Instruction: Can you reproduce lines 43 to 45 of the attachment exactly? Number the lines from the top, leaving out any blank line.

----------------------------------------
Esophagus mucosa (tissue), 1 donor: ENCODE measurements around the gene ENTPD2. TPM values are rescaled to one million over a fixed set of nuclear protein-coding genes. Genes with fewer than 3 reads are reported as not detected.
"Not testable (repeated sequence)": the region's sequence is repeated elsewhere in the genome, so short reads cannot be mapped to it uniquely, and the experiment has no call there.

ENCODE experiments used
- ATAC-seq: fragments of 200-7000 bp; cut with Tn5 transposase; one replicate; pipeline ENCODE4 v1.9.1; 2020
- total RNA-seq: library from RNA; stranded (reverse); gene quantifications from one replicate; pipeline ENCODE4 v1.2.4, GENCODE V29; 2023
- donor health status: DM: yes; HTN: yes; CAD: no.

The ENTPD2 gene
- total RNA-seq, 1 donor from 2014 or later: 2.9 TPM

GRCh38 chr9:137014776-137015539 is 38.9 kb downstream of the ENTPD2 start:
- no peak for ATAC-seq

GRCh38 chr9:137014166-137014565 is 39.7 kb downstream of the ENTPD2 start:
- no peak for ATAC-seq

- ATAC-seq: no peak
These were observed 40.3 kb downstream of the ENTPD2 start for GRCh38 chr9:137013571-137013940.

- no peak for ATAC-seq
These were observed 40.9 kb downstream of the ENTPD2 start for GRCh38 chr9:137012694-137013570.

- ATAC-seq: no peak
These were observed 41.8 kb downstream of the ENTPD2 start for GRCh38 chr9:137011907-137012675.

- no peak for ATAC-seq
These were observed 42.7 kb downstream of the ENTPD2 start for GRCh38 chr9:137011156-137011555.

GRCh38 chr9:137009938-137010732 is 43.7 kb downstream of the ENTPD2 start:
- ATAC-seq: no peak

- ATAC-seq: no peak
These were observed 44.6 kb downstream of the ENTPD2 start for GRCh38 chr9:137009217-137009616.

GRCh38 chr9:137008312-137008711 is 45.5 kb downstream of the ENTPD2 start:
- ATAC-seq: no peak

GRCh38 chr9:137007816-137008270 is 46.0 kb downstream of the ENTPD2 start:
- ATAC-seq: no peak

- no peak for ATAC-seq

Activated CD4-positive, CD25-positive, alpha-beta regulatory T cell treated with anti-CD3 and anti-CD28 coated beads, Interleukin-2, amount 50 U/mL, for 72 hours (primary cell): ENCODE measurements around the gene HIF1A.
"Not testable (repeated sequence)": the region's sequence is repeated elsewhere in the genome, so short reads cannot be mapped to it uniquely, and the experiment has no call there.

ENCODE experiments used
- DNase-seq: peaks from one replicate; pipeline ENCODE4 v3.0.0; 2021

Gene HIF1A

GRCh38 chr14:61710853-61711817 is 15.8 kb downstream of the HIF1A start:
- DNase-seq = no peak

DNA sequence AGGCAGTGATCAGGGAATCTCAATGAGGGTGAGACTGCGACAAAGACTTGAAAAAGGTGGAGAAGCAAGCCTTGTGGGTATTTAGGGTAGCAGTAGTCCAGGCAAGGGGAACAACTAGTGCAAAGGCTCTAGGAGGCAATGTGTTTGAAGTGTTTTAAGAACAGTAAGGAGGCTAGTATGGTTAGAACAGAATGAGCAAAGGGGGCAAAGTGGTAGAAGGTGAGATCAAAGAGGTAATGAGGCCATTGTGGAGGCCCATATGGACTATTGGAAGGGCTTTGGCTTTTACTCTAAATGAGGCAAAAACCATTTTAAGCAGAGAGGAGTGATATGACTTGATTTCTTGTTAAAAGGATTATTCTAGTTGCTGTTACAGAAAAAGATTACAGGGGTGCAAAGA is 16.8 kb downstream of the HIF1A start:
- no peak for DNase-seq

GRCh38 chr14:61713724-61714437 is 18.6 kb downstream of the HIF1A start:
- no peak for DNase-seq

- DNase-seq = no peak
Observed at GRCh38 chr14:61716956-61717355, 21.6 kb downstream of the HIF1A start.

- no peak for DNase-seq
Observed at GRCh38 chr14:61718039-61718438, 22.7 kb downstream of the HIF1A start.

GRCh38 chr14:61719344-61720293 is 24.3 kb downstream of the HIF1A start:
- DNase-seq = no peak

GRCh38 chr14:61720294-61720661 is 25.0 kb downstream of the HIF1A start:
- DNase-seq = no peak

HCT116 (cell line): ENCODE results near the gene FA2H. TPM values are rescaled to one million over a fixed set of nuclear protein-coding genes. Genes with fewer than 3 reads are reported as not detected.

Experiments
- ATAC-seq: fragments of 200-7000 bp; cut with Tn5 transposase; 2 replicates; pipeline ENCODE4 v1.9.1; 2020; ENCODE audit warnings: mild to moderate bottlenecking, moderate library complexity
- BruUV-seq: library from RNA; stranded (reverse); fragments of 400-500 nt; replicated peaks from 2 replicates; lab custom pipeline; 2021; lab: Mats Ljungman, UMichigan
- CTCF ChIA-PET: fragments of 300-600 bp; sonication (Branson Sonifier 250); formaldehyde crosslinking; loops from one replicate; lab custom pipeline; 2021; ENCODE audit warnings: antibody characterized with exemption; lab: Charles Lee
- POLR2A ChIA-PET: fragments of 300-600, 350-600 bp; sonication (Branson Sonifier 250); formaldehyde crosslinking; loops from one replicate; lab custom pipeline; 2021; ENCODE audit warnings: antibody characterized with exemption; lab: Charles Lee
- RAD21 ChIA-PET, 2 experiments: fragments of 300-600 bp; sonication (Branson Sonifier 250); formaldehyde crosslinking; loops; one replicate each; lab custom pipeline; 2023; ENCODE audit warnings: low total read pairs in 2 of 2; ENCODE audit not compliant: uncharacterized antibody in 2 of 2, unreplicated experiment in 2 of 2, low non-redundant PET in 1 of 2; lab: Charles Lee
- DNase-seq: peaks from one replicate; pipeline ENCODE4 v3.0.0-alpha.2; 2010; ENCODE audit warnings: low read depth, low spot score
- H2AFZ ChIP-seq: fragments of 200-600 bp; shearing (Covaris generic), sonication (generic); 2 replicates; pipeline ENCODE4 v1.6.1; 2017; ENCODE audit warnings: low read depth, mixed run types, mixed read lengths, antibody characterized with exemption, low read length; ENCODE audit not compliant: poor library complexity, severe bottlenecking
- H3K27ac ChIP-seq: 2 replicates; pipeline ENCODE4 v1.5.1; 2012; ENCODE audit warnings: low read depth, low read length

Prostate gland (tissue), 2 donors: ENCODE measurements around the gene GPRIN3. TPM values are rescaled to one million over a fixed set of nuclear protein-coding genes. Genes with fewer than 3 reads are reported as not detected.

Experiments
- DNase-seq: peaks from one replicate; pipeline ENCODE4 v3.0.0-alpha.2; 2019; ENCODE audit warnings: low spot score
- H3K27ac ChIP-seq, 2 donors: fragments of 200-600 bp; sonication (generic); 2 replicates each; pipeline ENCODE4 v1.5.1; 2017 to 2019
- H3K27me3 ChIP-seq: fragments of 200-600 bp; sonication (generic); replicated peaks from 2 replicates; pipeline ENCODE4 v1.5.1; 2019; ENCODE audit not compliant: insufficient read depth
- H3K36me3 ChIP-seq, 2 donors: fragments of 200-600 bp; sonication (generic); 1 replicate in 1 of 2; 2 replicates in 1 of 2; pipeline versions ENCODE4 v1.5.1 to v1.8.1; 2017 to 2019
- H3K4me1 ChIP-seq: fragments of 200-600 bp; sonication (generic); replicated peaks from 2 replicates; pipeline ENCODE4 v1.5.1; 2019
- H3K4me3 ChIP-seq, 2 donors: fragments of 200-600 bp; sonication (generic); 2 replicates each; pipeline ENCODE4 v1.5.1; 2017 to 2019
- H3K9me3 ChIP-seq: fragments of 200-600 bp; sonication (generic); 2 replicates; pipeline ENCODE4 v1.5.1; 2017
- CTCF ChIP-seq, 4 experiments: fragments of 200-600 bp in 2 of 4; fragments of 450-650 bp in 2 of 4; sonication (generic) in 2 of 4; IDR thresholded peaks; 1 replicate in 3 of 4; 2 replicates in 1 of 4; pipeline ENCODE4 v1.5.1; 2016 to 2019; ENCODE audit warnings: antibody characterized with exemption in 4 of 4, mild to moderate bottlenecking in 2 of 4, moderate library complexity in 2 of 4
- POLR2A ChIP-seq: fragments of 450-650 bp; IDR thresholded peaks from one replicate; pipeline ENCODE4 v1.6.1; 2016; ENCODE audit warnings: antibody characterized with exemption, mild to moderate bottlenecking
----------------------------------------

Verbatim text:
- no peak for DNase-seq
Observed at GRCh38 chr14:61718039-61718438, 22.7 kb downstream of the HIF1A start.

GRCh38 chr14:61719344-61720293 is 24.3 kb downstream of the HIF1A start: